Slavery had never been authorized by statute within England or Wales, and Mansfield found it to be unsupported within England by the common law, although he made no comment on the position in overseas territories of the British Empire.

“The state of slavery is of such a nature that it is incapable of being introduced on any reasons, moral or political, but only by positive law which preserves its force long after its reasons, occasions, and time itself from whence it was created, is erased from memory. It is so odious, that nothing can be suffered to support it, but positive law. Whatever inconveniences, therefore, may follow from the decision, I cannot say this case is allowed or approved by the law of England; and therefore the black must be discharged.”

At that time, it was suggested that Mansfield’s personal experience with raising his great-niece, Dido Elizabeth Belle (1761-1804), who had been born into slavery in the British West Indies, influenced his decision. Belle’s mother was an enslaved African woman. Her father was a British career naval officer. When Belle was about four, he brought her with him to England, entrusting her upbringing to his uncle, Lord Mansfield. Belle and a second cousin were raised together as free gentlewomen at Kenwood House. Belle, an heiress, lived there 30 years.


Gilbert, the insurers, applied to the Earl of Mansfield to have the previous verdict set aside and for the case to be tried again. On May 21-22 of 1783, a hearing was held at the Court of King’s Bench in Westminster Hall before Mansfield and two other judges. The Solicitor General, John Lee, appeared on behalf of the Zong’s owners, as he had done in the previous Guildhall trial. Granville Sharp also attended along with a secretary whom he had hired to take a written record of the proceedings.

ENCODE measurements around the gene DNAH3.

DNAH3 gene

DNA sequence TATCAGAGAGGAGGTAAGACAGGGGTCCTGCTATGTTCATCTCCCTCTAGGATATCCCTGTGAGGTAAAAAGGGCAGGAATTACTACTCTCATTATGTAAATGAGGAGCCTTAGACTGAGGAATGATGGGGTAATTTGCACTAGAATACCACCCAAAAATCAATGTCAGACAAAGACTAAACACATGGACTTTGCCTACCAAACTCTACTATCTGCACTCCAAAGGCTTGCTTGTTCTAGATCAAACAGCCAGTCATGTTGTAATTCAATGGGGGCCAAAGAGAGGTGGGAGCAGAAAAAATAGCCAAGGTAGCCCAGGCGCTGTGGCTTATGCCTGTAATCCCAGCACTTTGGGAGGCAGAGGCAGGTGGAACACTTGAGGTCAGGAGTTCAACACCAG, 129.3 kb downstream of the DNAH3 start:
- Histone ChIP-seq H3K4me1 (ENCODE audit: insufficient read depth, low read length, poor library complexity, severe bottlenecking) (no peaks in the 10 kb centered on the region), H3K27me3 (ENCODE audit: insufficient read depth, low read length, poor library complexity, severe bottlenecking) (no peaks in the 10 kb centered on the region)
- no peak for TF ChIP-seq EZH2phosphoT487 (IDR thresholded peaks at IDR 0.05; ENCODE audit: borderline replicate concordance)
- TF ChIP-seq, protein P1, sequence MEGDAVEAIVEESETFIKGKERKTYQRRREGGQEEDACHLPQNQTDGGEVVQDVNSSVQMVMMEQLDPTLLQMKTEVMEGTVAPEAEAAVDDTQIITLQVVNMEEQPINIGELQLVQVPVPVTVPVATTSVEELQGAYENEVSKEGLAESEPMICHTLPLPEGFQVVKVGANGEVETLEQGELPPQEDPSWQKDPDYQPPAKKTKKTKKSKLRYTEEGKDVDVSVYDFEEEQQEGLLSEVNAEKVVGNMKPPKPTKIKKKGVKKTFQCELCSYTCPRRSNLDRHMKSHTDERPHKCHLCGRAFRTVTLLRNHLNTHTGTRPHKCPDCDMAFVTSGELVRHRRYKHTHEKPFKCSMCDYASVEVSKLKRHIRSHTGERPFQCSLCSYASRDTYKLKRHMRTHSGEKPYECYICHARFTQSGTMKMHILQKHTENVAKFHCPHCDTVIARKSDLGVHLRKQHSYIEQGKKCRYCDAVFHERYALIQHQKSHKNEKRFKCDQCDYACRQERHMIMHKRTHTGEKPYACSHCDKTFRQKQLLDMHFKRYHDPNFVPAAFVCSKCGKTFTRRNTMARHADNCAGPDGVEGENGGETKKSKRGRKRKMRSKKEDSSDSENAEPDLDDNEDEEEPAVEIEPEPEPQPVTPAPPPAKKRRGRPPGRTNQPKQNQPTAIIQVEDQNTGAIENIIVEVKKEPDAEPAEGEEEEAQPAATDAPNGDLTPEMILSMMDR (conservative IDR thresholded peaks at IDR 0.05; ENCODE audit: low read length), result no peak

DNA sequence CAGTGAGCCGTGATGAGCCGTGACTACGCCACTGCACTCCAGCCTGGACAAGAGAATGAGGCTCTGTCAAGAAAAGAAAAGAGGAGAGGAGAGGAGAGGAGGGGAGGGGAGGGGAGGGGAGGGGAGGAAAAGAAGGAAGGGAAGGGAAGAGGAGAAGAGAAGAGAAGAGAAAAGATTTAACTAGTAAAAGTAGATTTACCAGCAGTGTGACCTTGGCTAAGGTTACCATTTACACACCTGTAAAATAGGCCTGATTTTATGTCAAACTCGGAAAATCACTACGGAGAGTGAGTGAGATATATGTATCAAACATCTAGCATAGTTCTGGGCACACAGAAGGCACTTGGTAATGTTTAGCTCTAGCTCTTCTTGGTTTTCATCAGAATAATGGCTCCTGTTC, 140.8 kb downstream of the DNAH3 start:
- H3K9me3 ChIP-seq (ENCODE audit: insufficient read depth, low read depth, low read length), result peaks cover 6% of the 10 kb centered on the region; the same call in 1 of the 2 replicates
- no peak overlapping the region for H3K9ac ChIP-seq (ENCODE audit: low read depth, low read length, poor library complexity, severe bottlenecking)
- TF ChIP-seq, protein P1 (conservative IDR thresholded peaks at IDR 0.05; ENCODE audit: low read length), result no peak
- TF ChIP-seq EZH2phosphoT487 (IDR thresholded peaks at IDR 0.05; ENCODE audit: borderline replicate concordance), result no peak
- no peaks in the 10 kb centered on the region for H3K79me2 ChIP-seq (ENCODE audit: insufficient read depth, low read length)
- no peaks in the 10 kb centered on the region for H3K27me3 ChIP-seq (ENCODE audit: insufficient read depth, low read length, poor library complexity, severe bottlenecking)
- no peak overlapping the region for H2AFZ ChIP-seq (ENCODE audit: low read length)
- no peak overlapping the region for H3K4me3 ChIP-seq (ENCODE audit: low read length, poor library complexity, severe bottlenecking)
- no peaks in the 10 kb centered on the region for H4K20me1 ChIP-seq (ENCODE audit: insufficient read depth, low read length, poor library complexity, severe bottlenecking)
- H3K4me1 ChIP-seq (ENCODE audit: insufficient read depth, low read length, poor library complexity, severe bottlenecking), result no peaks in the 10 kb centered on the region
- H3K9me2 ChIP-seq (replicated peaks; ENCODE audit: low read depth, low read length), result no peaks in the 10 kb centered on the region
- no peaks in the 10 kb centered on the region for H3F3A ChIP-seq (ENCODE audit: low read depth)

The Zong’s captain, Collingwood, had died two years ago. The only eyewitness to appear at the hearing was, again, Robert Stubbs, although a written affidavit by first mate, James Kensall, was made available to the lawyers, according to historian Walvin in The Zong.

Stubbs claimed that there was “an absolute Necessity for throwing over the Negroes” because the crew feared all the slaves would die if they did not throw some into the sea.

The insurers argued that Collingwood had made “a Blunder and Mistake” in sailing beyond Jamaica and that slaves had been killed so their owners could claim compensation. They alleged that Collingwood did this because he did not want his first voyage as a slave-ship captain to be unprofitable.

Solicitor General John Lee said that the slaves “perished just as a Cargo of Goods perished” and were jettisoned for the greater good of the ship.

The insurers’ legal team replied that Lee’s argument could never justify the killing of innocent people. Each of the three addressed issues of humanity and called the actions of the Zong’s crew nothing less than murder. The historian, James Walvin, has argued that it is possible that Granville Sharp directly influenced the strategy of the insurers’ legal team.

New evidence was heard at the hearing: heavy rain had fallen on the second day of the killings but still a third lot of slaves was killed by the crew.

The evidence led Mansfield to order another trial because the rainfall meant that the killing of those people after the water shortage had been eased could not be justified in terms of the greater necessity of saving the ship and the rest of the slaves.